Have you taken a minute to consider which celebrities your Facebook friends are uploading as their look-a-likes? Do it now. Open a new window if you must, and browse through their recently updated profile pictures. You should soon notice that you are hard-pressed to find a single unattractive look-a-like celebrity posing as even your ugliest friend’s doppelganger. No one uploads Janet Reno, or Pee-wee Herman, or that cat lady who’s had one too many facelifts – unless of course they are trying to be ironic. In short, your friends are affiliating themselves with good-looking celebrities so that they can ultimately become grouped with higher status people and take on their attributes – perhaps even the non-physical ones. And although their intentions are pure and admittedly self-aggrandizing – in the end, they just want to be liked – this doppelganger trend might inevitably backfire, according to the social psychological research.

According to Sherif and Hovland (1961), changing other people’s perceptions of you can be compared to the act of stretching a rubber band – you can stretch the rubber band only so far so as to climb up the social ladder. Eventually, however, if you overstretch the rubber band, the ties will become too tenuous and the band will snap back – rendering contrast rather than assimilation with the intended target. In brief, if your doppelganger is too attractive, you will appear even less attractive than you already are. Therefore, so as to compel your friends to assimilate you with your celebrity “look-a-like” without hitting a point where they start to contrast you away from him or her, your strategy should be to stretch the rubber band as far as possible without breaking it. So if you think you look like Angelina Jolie, opt for Sarah Silverman; men, if you think you’re a dead-ringer for George Clooney, stay safe and upload Simon Cowell.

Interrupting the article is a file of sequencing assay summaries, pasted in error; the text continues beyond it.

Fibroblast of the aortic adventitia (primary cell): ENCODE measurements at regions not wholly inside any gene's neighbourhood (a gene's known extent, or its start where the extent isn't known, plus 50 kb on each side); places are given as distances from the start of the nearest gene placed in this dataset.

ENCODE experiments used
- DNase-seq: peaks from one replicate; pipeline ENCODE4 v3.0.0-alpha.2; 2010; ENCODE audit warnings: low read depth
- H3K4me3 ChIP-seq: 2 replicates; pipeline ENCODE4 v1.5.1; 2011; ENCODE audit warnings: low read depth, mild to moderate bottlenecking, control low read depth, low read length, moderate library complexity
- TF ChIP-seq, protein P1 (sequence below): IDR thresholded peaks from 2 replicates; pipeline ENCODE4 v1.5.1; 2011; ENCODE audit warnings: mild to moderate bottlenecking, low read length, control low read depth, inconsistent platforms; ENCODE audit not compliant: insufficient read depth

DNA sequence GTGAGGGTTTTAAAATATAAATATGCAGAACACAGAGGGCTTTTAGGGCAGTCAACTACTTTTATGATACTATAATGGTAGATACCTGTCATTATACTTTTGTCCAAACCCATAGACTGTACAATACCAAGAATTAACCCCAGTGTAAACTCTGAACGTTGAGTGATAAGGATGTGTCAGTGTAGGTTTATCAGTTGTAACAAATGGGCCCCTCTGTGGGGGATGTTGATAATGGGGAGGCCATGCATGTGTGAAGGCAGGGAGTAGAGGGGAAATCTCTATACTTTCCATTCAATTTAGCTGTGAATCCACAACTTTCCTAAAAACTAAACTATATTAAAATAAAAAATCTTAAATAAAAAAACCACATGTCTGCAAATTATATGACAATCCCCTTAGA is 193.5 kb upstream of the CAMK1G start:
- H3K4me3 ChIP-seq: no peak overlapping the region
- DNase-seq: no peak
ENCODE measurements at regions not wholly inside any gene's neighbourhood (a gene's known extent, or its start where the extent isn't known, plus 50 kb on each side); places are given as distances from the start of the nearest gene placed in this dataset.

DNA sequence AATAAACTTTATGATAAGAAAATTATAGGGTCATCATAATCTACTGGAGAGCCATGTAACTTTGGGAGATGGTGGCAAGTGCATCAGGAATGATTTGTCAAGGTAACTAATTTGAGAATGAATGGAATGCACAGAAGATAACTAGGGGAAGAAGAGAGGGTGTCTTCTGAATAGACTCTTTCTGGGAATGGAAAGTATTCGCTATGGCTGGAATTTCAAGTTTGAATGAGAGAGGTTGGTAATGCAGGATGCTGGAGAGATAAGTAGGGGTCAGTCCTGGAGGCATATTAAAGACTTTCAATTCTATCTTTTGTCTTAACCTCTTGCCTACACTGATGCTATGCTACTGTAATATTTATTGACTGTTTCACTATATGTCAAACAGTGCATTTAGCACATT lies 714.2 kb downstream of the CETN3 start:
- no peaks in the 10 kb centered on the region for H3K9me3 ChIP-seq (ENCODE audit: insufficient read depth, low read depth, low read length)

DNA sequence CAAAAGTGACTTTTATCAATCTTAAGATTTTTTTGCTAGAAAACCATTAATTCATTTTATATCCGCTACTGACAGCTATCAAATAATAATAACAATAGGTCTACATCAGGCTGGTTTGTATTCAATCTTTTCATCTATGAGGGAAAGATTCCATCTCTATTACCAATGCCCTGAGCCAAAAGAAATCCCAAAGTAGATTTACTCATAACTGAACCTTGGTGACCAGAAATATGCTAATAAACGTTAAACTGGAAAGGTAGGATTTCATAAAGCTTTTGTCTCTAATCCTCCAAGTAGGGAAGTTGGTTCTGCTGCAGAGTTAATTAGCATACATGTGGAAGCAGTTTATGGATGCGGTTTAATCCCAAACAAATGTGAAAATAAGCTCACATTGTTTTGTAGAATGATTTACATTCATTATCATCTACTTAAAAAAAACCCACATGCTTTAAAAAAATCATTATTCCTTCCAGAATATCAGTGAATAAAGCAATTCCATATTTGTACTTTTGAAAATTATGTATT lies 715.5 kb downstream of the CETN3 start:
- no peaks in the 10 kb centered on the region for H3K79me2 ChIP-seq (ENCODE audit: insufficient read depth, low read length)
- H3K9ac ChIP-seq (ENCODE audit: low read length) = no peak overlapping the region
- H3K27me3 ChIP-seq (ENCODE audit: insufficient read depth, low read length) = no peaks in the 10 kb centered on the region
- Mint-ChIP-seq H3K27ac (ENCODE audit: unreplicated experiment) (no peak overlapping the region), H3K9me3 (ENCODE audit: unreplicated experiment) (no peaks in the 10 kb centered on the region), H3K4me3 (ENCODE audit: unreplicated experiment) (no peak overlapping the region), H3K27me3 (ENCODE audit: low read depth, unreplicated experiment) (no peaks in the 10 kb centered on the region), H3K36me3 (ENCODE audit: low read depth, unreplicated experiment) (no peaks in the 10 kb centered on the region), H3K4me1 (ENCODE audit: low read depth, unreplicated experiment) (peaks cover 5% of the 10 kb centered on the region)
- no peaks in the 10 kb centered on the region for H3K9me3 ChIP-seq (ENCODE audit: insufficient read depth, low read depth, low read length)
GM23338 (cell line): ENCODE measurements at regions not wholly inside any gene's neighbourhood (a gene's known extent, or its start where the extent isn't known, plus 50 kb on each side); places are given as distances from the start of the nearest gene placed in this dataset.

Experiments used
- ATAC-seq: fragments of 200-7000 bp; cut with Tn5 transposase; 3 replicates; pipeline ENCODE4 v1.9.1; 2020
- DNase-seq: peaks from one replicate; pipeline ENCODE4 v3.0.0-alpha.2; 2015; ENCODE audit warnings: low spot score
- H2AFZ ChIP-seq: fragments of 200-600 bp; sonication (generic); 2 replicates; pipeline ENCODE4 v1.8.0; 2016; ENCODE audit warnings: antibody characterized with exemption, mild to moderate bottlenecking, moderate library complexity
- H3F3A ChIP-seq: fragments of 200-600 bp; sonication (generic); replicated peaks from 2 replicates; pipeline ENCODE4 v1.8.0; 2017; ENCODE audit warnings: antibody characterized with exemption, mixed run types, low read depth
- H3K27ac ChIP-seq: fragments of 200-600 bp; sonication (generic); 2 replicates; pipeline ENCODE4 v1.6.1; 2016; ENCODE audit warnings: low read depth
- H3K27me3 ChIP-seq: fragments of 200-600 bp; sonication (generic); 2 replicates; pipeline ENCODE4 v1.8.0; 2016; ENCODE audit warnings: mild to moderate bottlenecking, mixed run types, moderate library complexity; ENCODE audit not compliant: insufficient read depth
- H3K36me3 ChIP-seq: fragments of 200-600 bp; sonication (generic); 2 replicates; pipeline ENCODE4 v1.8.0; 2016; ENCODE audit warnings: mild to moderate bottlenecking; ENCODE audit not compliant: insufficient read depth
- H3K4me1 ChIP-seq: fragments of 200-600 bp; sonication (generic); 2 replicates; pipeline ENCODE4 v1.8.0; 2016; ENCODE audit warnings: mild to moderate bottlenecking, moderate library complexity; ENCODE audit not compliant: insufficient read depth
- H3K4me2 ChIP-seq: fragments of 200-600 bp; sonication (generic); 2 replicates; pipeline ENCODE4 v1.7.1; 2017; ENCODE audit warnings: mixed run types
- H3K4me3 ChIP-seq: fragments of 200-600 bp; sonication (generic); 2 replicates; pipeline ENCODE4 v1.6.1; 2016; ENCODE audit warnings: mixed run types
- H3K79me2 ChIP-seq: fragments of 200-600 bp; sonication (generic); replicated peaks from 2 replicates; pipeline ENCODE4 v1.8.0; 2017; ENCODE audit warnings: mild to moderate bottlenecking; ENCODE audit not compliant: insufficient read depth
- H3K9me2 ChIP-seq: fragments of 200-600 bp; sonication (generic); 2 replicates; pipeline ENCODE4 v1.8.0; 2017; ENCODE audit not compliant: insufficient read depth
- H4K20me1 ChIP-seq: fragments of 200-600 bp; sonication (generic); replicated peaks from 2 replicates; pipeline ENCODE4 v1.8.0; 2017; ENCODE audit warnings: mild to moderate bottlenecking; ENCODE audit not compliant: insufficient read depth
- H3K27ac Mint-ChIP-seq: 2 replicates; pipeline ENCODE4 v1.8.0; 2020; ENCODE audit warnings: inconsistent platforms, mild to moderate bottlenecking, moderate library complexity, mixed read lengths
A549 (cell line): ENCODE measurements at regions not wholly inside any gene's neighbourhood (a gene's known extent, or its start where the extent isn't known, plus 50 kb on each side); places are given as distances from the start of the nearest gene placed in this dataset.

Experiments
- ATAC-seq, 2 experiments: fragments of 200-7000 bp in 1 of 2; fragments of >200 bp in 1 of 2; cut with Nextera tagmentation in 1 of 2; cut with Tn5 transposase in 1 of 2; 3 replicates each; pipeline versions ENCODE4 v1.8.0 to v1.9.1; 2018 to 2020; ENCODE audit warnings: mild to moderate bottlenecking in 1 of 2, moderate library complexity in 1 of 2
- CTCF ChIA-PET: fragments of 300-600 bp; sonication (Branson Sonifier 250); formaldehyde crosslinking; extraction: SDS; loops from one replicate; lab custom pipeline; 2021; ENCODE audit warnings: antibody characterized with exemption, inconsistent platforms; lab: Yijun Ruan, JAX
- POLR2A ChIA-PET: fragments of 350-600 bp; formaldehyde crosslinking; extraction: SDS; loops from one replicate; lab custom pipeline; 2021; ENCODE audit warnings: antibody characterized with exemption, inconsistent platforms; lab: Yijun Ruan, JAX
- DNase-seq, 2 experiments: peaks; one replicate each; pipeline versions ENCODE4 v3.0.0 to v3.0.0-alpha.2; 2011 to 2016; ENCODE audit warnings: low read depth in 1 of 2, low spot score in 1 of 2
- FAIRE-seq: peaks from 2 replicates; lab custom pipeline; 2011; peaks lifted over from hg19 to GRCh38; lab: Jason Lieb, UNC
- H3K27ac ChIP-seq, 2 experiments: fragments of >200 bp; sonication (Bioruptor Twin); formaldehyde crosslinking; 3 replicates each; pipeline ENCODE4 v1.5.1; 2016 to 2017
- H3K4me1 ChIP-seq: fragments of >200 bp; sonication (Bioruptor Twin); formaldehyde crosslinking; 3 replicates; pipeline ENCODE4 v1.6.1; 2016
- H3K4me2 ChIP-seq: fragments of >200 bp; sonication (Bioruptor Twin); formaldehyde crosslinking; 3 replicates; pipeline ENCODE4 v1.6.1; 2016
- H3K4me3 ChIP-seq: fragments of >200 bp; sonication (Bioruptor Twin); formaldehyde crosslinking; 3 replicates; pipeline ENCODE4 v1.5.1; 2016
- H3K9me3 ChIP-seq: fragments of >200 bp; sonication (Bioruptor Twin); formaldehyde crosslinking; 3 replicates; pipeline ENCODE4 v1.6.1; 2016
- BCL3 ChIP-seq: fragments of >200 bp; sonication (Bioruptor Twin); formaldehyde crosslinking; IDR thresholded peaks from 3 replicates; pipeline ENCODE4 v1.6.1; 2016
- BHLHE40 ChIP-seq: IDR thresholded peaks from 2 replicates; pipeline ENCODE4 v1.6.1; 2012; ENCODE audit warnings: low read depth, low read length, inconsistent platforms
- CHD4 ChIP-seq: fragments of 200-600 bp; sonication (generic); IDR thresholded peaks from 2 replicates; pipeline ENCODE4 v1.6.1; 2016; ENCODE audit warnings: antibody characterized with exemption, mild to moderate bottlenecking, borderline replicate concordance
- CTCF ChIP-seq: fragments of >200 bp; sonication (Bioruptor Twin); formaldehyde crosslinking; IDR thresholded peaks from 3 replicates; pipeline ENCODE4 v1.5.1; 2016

Facebook Doppelganger Craze!

The effect of judges’ attitudes on ratings of attitude statements: A theoretical analysis

Sherif, M. & Hovland, C. I. (1961). Social judgment: Assimilation and contrast effects in communication and attitude change. New Haven: Yale University Press.

When the past comes to haunt

Pop culture is rife with stories of people who blame their negative childhood experiences for their incapacity to stay within relationships or marriages, from the fictional serial killer Dexter who felt it impossible to connect to anyone to Jennifer Aniston’s announcement that her experience of her parents’ divorce made her wary of interpersonal intimacy. But are these mere pop psychology incarnations or are children who experienced traumas any likelier to experience certain marital troubles as adults?

Whisman’s (2006) study on childhood traumas looked at seven different childhood traumas: physical abuse, rape, sexual molestation, serious physical attack, experiences of being threatened with a weapon, life threatening accident, and natural disasters; and the effect of these on marital disruption and marital satisfaction. Physical abuse, rape, and sexual molestation were associated with higher probability of marital dissolution. Lower marital satisfaction was associated with individuals who had experienced rape or sexual molestation. Traumas with assaultive violence, or those where another person directly harmed the child were more likely to be associated with marital disruption and dissatisfaction, as these are seen to be more likely to lead to attachment insecurity (characterized by avoidance, lack of trust) which may then lead to lower marital stability.